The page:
Baton Rouge - Today, Gov. John Bel Edwards signed an emergency proclamation declaring the Louisiana Coast in a state of crisis and emergency. The emergency proclamation will be sent to President Donald Trump and members of Congress as a necessary means of raising the national profile of this crisis and expediting priority restoration projects with the level of urgency those projects require.
“The Louisiana coast is in a state of crisis that demands immediate and urgent action to avert further damage to one of our most vital resources,” said Gov. Edwards. “Immediately addressing this crisis will rejuvenate Louisiana’s economy and provide benefits across generations and positively impact the nation’s economy, including energy production; transportation and refining; intermodal commerce and trade; fisheries; disaster resilience; and natural resources.”
Louisiana’s coast is home to over half of the state’s population and significant industries that provide jobs, taxes, and products that are intertwined with the entire state’s wellbeing and economic productivity. These coastal resources are also vital to the national interest in the areas of energy, chemicals, international trade, fisheries, and national defense.
The governor’s emergency proclamation will deliver tangible benefits to the people and industries of Louisiana by allowing state agencies to streamline the implementation of integrated coastal protection efforts. With unprecedented funding for large-scale restoration projects on hand, the proclamation will help expedite those projects and more quickly put that money to work by making the case for flexibility within the federal regulatory process, which normally slows down the permitting process.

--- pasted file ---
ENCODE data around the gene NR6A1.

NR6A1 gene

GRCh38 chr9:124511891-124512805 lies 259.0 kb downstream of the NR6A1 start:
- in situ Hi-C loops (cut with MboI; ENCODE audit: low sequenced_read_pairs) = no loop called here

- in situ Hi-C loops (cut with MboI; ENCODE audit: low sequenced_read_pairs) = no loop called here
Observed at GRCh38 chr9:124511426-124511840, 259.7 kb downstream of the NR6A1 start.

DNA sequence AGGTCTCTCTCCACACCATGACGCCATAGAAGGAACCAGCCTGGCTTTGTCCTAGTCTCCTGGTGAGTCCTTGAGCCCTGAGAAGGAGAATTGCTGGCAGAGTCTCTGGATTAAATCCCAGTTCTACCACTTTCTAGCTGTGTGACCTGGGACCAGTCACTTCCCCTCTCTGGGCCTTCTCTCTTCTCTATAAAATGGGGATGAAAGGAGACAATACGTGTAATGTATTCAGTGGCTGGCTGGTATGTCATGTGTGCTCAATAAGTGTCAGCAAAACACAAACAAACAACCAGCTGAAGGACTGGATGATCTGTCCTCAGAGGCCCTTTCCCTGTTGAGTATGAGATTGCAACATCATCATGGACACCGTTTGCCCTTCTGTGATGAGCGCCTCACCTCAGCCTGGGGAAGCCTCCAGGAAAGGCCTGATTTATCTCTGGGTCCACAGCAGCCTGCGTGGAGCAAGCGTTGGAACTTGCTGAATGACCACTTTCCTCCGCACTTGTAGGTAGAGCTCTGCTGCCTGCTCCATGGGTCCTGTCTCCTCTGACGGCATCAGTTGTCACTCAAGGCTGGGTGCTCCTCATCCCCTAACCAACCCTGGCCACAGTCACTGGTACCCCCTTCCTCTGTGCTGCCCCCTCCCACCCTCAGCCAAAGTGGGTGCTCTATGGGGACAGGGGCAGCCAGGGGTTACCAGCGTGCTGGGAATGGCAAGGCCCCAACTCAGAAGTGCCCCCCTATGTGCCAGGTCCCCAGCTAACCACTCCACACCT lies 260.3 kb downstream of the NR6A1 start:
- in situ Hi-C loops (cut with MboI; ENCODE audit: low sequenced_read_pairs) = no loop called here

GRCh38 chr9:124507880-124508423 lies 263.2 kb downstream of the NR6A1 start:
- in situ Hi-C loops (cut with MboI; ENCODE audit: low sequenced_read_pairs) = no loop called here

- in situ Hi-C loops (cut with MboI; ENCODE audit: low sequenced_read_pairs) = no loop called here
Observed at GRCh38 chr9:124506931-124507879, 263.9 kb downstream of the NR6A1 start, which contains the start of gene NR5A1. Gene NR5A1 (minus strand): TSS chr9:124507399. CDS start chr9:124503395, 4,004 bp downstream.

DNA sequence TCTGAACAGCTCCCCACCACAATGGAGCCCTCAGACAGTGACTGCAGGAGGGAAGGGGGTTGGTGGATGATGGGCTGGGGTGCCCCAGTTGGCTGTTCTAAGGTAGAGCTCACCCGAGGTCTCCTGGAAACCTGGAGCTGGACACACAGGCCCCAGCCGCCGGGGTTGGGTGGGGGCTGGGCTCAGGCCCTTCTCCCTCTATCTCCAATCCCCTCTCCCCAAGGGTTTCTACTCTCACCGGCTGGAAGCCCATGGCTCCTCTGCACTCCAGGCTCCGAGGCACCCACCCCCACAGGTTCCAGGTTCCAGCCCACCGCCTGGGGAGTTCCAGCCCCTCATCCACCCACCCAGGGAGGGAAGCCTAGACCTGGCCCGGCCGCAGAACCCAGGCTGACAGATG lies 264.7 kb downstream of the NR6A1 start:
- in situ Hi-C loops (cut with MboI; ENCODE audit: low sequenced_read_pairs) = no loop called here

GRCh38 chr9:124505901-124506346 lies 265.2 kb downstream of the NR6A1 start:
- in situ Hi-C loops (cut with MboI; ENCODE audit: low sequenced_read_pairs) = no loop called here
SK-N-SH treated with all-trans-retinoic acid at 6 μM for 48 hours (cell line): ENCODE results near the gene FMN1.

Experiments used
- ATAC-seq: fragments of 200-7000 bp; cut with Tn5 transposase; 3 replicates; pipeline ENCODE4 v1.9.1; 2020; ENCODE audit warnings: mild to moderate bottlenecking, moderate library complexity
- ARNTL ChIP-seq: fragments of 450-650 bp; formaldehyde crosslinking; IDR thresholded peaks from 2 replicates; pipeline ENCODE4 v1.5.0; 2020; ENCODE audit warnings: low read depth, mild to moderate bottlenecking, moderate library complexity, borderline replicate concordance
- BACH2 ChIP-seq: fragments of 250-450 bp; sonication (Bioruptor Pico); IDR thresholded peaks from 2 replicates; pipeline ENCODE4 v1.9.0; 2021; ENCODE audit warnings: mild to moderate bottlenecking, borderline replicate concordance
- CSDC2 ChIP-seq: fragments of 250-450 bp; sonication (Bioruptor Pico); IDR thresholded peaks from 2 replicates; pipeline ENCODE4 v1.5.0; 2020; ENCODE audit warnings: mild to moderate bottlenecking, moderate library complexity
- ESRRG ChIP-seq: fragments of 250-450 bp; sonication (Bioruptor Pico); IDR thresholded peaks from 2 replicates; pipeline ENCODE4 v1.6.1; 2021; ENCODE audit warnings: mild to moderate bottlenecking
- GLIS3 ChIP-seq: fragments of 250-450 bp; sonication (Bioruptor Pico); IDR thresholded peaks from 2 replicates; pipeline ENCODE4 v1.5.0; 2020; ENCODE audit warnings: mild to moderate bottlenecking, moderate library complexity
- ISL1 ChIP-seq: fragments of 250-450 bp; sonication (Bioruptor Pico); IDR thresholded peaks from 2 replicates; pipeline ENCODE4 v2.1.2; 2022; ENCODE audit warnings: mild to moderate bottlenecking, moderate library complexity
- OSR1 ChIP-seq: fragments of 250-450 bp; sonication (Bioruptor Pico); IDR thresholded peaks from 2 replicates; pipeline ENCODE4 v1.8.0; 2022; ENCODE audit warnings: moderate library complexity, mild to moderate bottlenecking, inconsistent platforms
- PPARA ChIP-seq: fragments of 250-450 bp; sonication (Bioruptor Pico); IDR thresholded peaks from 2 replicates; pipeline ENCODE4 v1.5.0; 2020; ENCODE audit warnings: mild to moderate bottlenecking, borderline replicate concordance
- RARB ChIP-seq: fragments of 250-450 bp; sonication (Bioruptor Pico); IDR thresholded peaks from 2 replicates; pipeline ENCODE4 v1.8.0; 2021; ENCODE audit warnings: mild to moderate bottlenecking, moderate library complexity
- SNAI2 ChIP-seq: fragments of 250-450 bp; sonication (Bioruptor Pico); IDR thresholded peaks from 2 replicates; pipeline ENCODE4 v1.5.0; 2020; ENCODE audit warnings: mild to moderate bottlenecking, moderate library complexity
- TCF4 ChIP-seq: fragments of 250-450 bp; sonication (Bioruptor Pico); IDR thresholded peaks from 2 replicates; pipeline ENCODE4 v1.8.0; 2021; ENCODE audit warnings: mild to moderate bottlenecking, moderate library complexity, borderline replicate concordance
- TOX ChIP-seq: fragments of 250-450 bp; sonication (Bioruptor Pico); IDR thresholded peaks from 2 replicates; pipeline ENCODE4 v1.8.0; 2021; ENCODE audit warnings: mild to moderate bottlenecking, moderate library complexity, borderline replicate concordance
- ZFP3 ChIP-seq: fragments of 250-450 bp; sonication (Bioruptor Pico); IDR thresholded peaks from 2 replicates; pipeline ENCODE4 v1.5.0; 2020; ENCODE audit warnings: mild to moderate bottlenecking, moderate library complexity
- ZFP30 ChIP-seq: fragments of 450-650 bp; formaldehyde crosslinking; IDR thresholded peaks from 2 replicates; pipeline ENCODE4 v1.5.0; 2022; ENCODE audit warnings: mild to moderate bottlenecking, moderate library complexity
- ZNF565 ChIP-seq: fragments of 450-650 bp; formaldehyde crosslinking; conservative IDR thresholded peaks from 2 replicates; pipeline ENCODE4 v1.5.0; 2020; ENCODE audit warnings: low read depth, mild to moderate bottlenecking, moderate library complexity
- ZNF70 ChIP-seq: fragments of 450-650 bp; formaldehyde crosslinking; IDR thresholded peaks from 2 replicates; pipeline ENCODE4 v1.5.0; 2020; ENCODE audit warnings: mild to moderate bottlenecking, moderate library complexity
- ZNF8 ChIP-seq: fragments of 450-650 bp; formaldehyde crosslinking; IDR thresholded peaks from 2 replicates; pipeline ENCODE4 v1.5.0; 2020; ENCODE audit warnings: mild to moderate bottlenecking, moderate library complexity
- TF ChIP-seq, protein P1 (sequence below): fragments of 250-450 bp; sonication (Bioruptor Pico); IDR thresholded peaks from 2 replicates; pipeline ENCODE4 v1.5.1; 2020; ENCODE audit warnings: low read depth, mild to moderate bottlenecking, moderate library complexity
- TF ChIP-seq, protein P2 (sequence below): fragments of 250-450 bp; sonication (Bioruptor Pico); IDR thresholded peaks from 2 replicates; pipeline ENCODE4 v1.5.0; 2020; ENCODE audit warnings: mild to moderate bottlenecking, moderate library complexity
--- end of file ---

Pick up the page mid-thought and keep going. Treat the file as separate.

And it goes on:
Building on the outreach Gov. Edwards has already done to President Trump in a letter last month regarding priority coastal protection infrastructure projects and burdensome federal regulations, today’s emergency proclamation arms the state with a new, three pronged approach to expediting restoration projects. The state aims to secure efficiencies in the current permitting process at the state level, to garner formal and increased attention from President Trump and federal agencies of Louisiana’s coastal crisis; and to solicit support from Congress to pass changes to the federal regulations to expedite all federal permitting and environmental review, including creation of waivers, categorical exemptions, alternative measures or expedited processes.
Executive Assistant to the Governor for Coastal Activities and Board Chairman to Louisiana’s Coastal Protection and Restoration Authority, Johnny Bradberry, submitted a request to the governor for the proclamation, which included a recent statement issued by the governor, “we are in a race against time to save our coast, and it is time we make bold decisions.”“This clearly highlights the support and recognition that Gov. Edwards has about the criticality of the state of our coast, and further demonstrates that he is clearly is a Coastal Governor,” said Bradberry.
An estimated 2,250 square miles of coastal Louisiana is expected to be lost in the next 50 years if immediate and urgent action is not taken to reverse this trend. Coastal shorelines, marshes and swamps serve as a vital barrier and a first line of defense against storm surge and flooding along the Louisiana coast are disappearing.